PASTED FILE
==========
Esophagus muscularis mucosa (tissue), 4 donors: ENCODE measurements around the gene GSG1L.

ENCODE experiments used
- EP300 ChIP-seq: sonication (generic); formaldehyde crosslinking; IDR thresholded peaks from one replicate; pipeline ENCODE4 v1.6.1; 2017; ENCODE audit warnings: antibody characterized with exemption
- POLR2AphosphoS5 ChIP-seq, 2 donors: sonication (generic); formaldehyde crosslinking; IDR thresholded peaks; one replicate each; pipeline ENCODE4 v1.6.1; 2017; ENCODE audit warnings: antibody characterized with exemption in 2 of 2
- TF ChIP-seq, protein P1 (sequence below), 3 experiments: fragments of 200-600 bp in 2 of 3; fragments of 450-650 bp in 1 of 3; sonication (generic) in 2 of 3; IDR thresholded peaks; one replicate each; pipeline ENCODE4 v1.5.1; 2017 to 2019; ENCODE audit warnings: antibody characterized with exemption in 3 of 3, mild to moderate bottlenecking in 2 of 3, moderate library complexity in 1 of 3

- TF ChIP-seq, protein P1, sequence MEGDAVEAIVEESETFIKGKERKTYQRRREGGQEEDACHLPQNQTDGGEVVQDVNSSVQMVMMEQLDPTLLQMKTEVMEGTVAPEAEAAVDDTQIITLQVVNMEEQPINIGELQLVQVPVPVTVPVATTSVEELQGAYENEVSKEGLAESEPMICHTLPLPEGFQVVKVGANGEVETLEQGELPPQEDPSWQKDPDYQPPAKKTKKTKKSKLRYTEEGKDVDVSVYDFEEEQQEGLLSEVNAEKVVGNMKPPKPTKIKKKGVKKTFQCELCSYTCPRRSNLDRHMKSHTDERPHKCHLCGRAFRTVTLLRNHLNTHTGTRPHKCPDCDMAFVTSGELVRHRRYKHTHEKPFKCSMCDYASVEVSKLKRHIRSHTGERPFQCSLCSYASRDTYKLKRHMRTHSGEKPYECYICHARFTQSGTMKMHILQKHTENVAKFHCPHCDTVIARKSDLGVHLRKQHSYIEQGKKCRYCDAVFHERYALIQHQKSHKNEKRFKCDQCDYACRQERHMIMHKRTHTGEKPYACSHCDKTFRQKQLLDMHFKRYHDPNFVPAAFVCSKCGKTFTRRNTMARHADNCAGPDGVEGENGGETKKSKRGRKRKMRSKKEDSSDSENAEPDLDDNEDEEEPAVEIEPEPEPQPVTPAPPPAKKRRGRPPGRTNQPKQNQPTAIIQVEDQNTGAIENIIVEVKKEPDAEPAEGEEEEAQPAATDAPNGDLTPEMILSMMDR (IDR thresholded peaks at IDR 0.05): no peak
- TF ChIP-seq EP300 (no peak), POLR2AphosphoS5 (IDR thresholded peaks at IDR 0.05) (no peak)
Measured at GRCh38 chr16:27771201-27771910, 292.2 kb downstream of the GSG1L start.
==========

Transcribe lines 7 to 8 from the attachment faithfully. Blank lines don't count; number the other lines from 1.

- TF ChIP-seq EP300 (no peak), POLR2AphosphoS5 (IDR thresholded peaks at IDR 0.05) (no peak)
Measured at GRCh38 chr16:27771201-27771910, 292.2 kb downstream of the GSG1L start.